147

I have the below code to find elements with their class name:

// Get the element by their class name
var cur_columns = document.getElementsByClassName('column');

// Now remove them

for (var i = 0; i < cur_columns.length; i++) {

}

I just don't know how to remove them..... do I HAVE to reference the parent or something? What's the best way to handle this?

@Karim79:

Here is the JS:

var col_wrapper = document.getElementById("columns").getElementsByTagName("div");
var len = col_wrapper.length;

alert(len);

for (var i = 0; i < len; i++) {
    if (col_wrapper[i].className.toLowerCase() == "column") {
        col_wrapper[i].parentNode.removeChild(col_wrapper[i]);
    }
}

Here is the HTML:

<div class="columns" id="columns">
    <div class="column"><input type="checkbox" name="col_list[]" value="cows">cows</div>
    <div class="column"><input type="checkbox" name="col_list[]" value="cows">cows</div>
    <div class="column"><input type="checkbox" name="col_list[]" value="cows">cows</div>
    <div class="column"><input type="checkbox" name="col_list[]" value="cows">cows</div>
    <div name="columnClear" class="contentClear" id="columnClear"></div>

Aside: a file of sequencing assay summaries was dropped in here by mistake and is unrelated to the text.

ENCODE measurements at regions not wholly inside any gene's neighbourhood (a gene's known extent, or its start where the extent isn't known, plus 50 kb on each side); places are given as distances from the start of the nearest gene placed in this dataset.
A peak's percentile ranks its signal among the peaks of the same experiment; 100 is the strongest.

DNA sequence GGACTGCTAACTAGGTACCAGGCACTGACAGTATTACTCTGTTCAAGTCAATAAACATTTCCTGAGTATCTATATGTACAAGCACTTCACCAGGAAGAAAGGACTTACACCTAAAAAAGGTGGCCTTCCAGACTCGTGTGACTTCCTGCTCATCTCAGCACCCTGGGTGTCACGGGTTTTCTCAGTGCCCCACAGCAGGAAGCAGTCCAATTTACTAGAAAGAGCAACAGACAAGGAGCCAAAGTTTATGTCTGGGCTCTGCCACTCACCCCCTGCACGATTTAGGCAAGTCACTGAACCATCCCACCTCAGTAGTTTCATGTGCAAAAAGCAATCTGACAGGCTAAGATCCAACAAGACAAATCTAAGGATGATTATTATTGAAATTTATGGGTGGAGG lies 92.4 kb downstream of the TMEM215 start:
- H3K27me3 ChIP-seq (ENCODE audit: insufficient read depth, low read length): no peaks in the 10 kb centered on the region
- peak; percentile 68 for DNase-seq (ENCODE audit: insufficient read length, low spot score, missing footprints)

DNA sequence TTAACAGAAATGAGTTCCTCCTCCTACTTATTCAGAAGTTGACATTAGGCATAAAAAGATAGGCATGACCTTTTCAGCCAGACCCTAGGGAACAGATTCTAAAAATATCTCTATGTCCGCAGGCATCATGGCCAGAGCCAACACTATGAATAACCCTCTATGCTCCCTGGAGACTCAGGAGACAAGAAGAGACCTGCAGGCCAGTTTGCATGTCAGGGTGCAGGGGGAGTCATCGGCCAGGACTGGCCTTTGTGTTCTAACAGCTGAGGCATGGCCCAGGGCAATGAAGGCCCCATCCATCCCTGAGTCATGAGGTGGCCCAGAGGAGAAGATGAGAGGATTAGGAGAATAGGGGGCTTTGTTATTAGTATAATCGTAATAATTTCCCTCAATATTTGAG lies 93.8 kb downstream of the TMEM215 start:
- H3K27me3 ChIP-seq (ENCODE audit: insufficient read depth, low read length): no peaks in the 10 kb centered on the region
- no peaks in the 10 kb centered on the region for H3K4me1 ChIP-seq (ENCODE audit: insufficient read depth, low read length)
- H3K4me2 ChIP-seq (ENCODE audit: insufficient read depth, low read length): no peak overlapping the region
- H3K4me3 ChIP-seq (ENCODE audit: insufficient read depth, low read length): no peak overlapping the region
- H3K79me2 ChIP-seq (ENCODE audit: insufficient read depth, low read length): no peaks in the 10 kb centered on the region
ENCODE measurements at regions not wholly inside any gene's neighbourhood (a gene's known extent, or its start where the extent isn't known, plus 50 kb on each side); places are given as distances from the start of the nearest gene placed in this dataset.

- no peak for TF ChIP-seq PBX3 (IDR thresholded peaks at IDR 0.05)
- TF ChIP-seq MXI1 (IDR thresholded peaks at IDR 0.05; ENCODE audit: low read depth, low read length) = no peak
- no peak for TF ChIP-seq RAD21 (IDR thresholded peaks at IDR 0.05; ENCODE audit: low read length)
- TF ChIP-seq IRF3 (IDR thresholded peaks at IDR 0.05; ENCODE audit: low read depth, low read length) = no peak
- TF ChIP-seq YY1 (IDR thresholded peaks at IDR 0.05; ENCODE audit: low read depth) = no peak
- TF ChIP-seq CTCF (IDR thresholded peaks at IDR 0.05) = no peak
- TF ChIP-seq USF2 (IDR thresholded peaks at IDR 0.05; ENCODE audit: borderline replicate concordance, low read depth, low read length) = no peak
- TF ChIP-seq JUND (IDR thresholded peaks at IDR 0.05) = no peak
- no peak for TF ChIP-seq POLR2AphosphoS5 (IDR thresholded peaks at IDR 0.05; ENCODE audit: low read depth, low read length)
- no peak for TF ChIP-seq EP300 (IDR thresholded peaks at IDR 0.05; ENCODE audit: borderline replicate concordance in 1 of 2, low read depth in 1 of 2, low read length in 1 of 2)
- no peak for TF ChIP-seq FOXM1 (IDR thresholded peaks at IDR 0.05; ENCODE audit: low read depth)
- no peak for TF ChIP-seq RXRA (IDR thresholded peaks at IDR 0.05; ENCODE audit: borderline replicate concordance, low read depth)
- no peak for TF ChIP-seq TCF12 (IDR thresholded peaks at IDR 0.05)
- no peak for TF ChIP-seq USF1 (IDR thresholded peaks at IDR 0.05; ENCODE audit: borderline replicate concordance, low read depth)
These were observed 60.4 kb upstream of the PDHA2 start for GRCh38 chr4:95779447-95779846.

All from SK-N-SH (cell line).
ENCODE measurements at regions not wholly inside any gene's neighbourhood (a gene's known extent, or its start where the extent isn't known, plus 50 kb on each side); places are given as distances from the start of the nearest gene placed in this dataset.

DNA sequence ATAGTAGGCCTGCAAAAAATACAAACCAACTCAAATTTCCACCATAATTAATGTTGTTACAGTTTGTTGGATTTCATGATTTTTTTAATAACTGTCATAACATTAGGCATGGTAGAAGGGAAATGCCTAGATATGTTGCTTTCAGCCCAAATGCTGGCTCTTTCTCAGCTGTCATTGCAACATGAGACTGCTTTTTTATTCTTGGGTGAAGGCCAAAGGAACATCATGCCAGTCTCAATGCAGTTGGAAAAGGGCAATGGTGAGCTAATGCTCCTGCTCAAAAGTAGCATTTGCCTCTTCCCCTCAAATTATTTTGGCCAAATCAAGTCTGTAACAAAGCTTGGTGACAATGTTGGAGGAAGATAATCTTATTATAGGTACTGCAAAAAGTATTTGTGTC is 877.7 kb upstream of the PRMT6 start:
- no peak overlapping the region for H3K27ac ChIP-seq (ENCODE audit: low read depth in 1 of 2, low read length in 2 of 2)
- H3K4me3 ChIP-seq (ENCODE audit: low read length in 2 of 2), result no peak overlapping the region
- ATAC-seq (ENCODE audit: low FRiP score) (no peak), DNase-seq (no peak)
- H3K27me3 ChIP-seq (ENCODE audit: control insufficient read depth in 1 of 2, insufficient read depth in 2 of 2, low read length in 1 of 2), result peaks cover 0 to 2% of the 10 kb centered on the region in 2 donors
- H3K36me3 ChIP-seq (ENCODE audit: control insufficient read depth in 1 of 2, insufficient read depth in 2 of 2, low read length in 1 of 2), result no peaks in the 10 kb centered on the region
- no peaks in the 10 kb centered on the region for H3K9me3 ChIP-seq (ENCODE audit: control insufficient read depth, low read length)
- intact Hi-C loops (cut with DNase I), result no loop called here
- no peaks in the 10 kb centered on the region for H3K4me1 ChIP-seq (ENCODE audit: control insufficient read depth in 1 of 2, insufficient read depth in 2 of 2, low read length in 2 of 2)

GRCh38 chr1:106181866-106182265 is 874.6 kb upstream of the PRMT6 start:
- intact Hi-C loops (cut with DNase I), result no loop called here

</div>

Edit: Well ended up just using the jQuery option.

5
  • 4
    Honestly, the best way is to just use jQuery. Don't really understand why anyone would want to do DOM manipulation by hand anymore. – Tyler Eaves Jan 23 '11 at 22:51
  • 7
    I dunno lol.... I just feel I'd feel dirty knowing frameworks & not having any knowledge of being able to actually use vanilla JS. Since I'm not a HUGE JS person, I try & just code with vanilla JS when I use it so I don't forget things lol – Brett Jan 23 '11 at 22:55
  • 21
    Right. Who on earth would want to be a knowledgable and well-rounded developer. Absurd! – user113716 Jan 23 '11 at 22:56
  • 1
    A good approach, of course, but just because you're using jQuery, doesn't mean you have to give up on understanding how it works or what the underlying DOM offers. You could probably fix your car if you wanted (The DOM), but your mechanic is probably more experienced at it (the jQuery team). – Lior Cohen Jan 23 '11 at 22:59
  • 2
    @Lior: Yeah, well my mechanic doesn't need to help me turn the key or roll down my window. ;o) – user113716 Jan 23 '11 at 23:01

17 Answers 17

206

Using jQuery (which you really could be using in this case, I think), you could do this like so:

$('.column').remove();

Otherwise, you're going to need to use the parent of each element to remove it:

element.parentNode.removeChild(element);
2
  • 44
    +0.75 for using jQuery, +0.25 for also giving a non-jQuery solution :p – ThiefMaster Jan 23 '11 at 22:53
  • 26
    +0.01 for using jQuery, +0.99 for also giving a non-jQuery solution :p – Alex Pyzhianov May 15 '20 at 15:29
205

If you prefer not to use JQuery:

function removeElementsByClass(className){
    var elements = document.getElementsByClassName(className);